The last 12 months or so have seen many, many great games released. There were a ton of great light game releases, and among those a great deal of fabulous card games that have made a lasting impression on me. Having enjoyed so many, I felt like I needed to share a slice of that with you all, so here’s the rundown of 5 of the best – in no particular order!
Like all of the ingredients in a very delicious cake, the various aspects of Lux – card drafting, tableau building, area control and hand management – come together as a beautiful finished product. Capital Lux is a beautiful struggle – and I mean that in the best board game struggle way possible. When the decisions you make about the cards to take and play come together, and you can anticipate your opponent/s well, that’s where the real satisfaction comes to play. With surprising depth for a short 3-round game, and incredibly gorgeous art, you just gotta have this one.
So simple and satisfying. You can get playing this in about 30 seconds of teaching, including a good shuffle! You’re looking to be the first to empty your hand of cards by forcing others to discard those they’ve played, by playing something higher than them. If you play the same card as another person, you “team up” and the numbers now represent a combined total most likely pushing someone else out of the round. Fuji Flush really gets a group of people having fun and interacting – you will be having fun shouting “team 4, team 4!” in no time – until you’re flushed and start all over!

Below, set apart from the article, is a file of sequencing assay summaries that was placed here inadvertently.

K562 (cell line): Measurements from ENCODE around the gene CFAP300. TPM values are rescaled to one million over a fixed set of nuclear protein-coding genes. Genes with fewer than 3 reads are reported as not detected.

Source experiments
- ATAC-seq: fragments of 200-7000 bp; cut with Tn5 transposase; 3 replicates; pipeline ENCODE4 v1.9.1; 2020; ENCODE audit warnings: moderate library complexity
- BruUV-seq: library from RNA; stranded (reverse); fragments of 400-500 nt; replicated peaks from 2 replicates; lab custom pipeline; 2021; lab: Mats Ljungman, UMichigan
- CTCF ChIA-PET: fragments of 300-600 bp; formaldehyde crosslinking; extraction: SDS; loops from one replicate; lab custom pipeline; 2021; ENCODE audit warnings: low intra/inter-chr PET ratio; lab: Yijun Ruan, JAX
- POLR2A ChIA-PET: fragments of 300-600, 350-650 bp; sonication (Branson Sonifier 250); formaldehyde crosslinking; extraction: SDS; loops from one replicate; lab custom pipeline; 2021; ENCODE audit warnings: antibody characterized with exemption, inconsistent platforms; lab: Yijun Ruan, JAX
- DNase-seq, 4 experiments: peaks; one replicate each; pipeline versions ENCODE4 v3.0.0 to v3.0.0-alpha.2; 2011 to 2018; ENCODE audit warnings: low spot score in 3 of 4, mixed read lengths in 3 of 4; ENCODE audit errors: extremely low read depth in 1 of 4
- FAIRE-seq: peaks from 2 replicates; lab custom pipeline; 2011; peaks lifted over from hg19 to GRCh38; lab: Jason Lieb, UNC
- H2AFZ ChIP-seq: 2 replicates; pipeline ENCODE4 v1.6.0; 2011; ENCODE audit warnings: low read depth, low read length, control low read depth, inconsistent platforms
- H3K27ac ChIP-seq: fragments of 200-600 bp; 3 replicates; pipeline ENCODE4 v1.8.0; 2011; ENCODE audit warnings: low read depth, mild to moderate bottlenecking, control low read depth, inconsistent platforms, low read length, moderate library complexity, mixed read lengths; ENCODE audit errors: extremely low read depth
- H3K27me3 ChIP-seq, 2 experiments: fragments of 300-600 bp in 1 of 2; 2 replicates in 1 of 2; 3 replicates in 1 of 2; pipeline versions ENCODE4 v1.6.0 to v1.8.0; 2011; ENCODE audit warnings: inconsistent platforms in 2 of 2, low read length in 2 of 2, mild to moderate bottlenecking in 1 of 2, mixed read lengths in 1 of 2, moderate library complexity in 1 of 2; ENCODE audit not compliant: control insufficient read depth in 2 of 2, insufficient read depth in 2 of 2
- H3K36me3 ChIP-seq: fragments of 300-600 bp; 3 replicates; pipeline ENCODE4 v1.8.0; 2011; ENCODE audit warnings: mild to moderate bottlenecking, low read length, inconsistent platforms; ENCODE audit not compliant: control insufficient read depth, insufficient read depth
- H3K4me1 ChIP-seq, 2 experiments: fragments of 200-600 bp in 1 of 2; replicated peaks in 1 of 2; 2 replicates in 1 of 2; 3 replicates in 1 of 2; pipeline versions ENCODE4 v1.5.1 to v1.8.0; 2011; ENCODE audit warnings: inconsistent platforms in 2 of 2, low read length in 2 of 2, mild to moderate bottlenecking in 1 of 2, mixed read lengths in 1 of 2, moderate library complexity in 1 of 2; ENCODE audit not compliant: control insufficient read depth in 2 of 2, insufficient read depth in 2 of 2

This was my pick for 2016’s game of the year, so it should be no surprise it’s on this list too! With a decently interactive round of simplified trick taking that leads to puzzling away to lay cards and build your tidy little city, there’s a lot on offer in Honshu. Brilliant, simple and contained gameplay, with options to complexify that if you want, will keep you coming back for more.
I quite enjoy Broom Service the board game, but feel like I will get this to the table more often. It’s boiled down to the fun, interactive aspect of pushing your luck to be the “brave” type of witch each round, which – if successful – wins you potions. You’re hoping to create sets of like potions for points, and also sets of various potions for the chance to win shared goals. So simple and fun, and great for a slightly larger group than the board game offers.
When the Kickstarter for Herbaceous went live, I was drawn in by Beth Sobel’s gorgeous botanical art – it definitely makes things look delicious on the table. I was equally intrigued after watching a video of one of the designer’s (Eduardo Baraf) mom in a quick how to play overview video. She made it so clear that this was a simple and enjoyable game, and I have definitely experienced this. I love the push your luck element of the community garden offerings, and the on-the-fly decisions you have to make to optimize your set collection.